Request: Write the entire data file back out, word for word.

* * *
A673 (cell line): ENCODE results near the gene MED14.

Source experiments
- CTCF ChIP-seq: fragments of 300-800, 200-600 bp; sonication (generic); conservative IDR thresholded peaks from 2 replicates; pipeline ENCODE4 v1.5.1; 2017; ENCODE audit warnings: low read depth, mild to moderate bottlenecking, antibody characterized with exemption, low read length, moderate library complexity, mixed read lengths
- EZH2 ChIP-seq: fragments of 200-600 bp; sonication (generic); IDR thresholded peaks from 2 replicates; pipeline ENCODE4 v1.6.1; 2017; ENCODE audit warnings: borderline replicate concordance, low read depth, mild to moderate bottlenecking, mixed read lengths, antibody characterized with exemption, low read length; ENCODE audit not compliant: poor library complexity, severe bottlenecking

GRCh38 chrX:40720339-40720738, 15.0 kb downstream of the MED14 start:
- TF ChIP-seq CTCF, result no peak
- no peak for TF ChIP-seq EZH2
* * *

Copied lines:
A673 (cell line): ENCODE results near the gene MED14.

Source experiments
- CTCF ChIP-seq: fragments of 300-800, 200-600 bp; sonication (generic); conservative IDR thresholded peaks from 2 replicates; pipeline ENCODE4 v1.5.1; 2017; ENCODE audit warnings: low read depth, mild to moderate bottlenecking, antibody characterized with exemption, low read length, moderate library complexity, mixed read lengths
- EZH2 ChIP-seq: fragments of 200-600 bp; sonication (generic); IDR thresholded peaks from 2 replicates; pipeline ENCODE4 v1.6.1; 2017; ENCODE audit warnings: borderline replicate concordance, low read depth, mild to moderate bottlenecking, mixed read lengths, antibody characterized with exemption, low read length; ENCODE audit not compliant: poor library complexity, severe bottlenecking

GRCh38 chrX:40720339-40720738, 15.0 kb downstream of the MED14 start:
- TF ChIP-seq CTCF, result no peak
- no peak for TF ChIP-seq EZH2